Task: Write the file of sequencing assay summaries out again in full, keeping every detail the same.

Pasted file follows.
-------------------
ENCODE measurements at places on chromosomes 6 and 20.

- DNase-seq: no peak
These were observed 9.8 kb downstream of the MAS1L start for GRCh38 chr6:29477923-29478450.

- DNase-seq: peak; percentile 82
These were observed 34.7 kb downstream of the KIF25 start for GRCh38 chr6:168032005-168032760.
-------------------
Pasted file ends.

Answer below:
ENCODE measurements at places on chromosomes 6 and 20.

- DNase-seq: no peak
These were observed 9.8 kb downstream of the MAS1L start for GRCh38 chr6:29477923-29478450.

- DNase-seq: peak; percentile 82
These were observed 34.7 kb downstream of the KIF25 start for GRCh38 chr6:168032005-168032760.